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MattR

Removing summer camp focus from merit badges

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If you had the opportunity to change your summer camp and you wanted to make merit badges less of the focus, how would you set up the program? I might have such an opportunity.

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If I had the opportunity I would change the focus from merit badges to high adventure. Setup a rappelling/climbing area(a real cliff if one is available), a waterfront with small boat sailing, use one of the days to go on a whitewater rafting trip(when I say whitewater, I mean Class IV rapids, where it's necessary to have a guide in the raft with you), possibly setup a ropes course(or take a day trip to a ropes course), ziplines, or even go caving. That pretty much covers the best high adventure activities, BTW I have done all those except for caving.

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To start with ask they Scouts what they wanted to do. Two MB tops and the rest adventure like 441 suggests. Would still need to include shooting sports, horses, Scoutcraft activities (pioneering, orienteering etc). boating lessons. Not many 1st years can handle the canoe MB, but they should get practice. Cooking contests.

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If I had the opportunity I would change the focus from merit badges to high adventure. Setup a rappelling/climbing area(a real cliff if one is available), a waterfront with small boat sailing, use one of the days to go on a whitewater rafting trip(when I say whitewater, I mean Class IV rapids, where it's necessary to have a guide in the raft with you), possibly setup a ropes course(or take a day trip to a ropes course), ziplines, or even go caving. That pretty much covers the best high adventure activities, BTW I have done all those except for caving.
I like 441's approach. What can Summer Camp offer that will fill a boy's dreams until next year?

 

Take an HA area and create 3 or 4 levels for boys to move up through.

 

Examples:

Shooting; 1- .22 rifle, 2- .223 AR 15, 3- Pistol, 4- High power scoped hunting rifle.

Primitive Weapons: 1- Slingshot, 2- Recurve Bow, 3- Spear, knife and tomahawk, 4- Blackpowder rifle and pistol, 5- Trebuchet

Climbing: 1- Rappelling, 2- Top-roping, 3- Leading, 4 Teaching.

 

Build it based on "What would this boy like to do next to logically build on his adventure?"

Require successful completion of the lower levels in order to participate in the higher. It may take a boy more than one summer to achieve those goals, but that keeps him wanting to come back, and talking it up to his mates!

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See, now why doesn't scouting do cool stuff like JoeBob's HA Level system? This is the kind of thing scouts want to do! I would love to see some handguns. As far as shooting sports goes I probably do a lot more than the average scout. I have a homemade slingshot(I haven't shot it in a long time though), a 50lb Ben Pearson Recurve Bow(which I am fairly accurate with), and a bolt action 20 gauge shotgun(my grandfather gave it to me a couple weeks ago, haven't gotten a chance to shoot it yet). Although, with all these weapons and experience I still don't have any shooting sport merit badges.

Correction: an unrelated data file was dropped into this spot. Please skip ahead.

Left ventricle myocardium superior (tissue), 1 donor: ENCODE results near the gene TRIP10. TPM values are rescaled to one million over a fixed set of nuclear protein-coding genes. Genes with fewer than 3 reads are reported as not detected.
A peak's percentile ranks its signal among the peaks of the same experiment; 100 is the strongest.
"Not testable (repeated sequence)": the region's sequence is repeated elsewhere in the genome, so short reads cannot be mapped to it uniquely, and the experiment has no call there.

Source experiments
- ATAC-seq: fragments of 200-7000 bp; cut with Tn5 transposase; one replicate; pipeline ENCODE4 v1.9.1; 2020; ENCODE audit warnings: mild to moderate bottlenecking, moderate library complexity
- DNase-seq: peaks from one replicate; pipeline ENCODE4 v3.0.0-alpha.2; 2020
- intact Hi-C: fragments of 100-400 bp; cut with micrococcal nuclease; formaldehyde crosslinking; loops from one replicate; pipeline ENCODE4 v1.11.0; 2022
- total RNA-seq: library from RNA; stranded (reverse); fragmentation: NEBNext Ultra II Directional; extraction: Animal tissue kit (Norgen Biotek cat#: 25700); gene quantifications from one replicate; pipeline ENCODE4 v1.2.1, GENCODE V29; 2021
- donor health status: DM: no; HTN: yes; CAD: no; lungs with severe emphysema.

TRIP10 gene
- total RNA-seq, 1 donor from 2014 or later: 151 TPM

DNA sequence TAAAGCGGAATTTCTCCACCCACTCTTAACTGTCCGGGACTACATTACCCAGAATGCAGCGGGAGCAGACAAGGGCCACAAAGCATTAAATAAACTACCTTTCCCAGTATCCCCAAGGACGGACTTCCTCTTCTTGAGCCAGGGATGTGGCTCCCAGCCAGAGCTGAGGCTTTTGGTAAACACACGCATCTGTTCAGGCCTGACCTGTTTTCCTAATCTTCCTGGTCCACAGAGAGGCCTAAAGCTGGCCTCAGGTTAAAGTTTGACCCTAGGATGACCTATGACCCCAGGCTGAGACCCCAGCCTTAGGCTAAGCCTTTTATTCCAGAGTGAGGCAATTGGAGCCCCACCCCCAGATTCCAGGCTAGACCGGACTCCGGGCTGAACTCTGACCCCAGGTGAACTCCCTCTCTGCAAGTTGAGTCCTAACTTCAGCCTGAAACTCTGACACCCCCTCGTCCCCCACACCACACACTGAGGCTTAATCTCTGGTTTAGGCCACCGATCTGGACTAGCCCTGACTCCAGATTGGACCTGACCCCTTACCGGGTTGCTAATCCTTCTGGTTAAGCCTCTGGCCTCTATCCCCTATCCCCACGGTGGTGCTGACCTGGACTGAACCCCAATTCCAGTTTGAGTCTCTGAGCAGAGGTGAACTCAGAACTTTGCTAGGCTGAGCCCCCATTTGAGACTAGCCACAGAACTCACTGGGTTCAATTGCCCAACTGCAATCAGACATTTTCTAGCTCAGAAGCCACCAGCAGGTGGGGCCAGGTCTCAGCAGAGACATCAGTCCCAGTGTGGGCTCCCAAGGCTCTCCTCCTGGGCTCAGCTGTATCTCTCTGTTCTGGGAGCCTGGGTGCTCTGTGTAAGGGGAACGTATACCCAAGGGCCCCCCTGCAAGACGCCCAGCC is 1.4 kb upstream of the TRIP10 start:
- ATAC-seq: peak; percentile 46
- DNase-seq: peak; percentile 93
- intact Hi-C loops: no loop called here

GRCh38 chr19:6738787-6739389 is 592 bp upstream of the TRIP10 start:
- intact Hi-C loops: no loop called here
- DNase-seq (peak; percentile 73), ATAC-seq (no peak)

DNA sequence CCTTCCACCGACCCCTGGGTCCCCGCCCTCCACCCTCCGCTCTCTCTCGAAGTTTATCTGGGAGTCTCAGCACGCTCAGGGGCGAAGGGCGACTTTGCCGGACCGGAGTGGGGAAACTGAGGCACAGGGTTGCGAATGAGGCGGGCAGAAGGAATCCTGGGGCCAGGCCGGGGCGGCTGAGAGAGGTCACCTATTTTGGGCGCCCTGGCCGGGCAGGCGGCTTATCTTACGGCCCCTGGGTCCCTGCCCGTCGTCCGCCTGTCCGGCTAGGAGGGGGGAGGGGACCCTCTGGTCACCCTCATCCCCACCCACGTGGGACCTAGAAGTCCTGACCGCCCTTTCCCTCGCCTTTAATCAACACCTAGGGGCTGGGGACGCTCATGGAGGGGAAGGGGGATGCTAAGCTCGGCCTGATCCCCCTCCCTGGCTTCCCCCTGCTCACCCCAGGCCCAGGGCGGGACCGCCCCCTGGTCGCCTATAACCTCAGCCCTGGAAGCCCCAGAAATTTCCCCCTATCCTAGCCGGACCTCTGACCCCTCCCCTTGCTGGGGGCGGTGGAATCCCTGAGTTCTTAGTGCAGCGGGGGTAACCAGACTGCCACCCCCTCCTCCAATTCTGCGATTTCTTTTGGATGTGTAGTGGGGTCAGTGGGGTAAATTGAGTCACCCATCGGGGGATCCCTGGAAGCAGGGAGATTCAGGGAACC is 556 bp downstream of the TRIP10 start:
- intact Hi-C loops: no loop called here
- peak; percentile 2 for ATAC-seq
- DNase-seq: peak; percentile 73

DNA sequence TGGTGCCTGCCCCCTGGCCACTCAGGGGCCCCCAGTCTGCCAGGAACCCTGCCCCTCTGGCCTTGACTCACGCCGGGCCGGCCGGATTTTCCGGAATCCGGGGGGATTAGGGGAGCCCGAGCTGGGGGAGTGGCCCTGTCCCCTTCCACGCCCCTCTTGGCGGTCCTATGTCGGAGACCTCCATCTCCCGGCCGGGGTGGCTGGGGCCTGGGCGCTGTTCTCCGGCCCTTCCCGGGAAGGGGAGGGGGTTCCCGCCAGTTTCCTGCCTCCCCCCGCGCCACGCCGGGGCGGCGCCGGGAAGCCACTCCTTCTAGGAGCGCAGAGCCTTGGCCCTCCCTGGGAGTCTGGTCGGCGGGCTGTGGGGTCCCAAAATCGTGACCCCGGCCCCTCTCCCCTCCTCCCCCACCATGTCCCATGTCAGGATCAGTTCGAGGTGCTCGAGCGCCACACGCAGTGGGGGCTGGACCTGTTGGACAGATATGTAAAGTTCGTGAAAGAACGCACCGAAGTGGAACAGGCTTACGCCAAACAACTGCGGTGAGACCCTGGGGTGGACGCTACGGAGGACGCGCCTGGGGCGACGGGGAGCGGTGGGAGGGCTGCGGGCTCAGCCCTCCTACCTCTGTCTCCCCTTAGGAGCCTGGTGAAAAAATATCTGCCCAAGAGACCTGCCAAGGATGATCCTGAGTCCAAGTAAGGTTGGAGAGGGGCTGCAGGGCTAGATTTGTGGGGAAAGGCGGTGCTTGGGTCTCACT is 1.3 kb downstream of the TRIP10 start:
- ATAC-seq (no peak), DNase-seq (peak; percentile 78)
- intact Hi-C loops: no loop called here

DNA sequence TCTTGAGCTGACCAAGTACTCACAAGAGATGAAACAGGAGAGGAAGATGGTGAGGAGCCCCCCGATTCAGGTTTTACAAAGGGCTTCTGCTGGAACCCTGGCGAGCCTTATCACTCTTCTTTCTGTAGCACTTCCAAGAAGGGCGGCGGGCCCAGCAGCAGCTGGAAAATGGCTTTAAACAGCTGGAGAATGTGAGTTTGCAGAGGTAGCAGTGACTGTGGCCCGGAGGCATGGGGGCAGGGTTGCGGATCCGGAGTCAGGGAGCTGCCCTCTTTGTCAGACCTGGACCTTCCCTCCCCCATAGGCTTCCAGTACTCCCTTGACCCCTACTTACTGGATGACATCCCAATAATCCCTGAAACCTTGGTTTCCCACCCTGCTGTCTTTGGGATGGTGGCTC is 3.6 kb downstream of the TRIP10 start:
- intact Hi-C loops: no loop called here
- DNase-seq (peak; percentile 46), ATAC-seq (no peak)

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Well, what they don't want to do is sit in a class room setting. I'd even try something along the lines of do the fun stuff at camp and save the classroom work for back home. Even nature MB might be fun if it's not writing essays.

 

EagleScout441, I'm all about the adventure. We can do all of that but the caving. JoeBob, I like the advancing level idea.

 

What about building patrol camaraderie? Wasn't there some camp in New Hampshire that did a week of patrol based activities? So they'd sign up for shooting one afternoon and go do that together. Combine that with the levels and the younger scouts get to start with a sling shot and the older scouts can do the tomahawk. Activities that require teamwork would also be good.

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If I had the opportunity I would change the focus from merit badges to high adventure. Setup a rappelling/climbing area(a real cliff if one is available), a waterfront with small boat sailing, use one of the days to go on a whitewater rafting trip(when I say whitewater, I mean Class IV rapids, where it's necessary to have a guide in the raft with you), possibly setup a ropes course(or take a day trip to a ropes course), ziplines, or even go caving. That pretty much covers the best high adventure activities, BTW I have done all those except for caving.
Primitive arms #5: Atlatl

Structures: #1 shelter, #2 tower, #3 bridge, #4 crane, #5 trebuchet.

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Well, what they don't want to do is sit in a class room setting. I'd even try something along the lines of do the fun stuff at camp and save the classroom work for back home. Even nature MB might be fun if it's not writing essays.

 

EagleScout441, I'm all about the adventure. We can do all of that but the caving. JoeBob, I like the advancing level idea.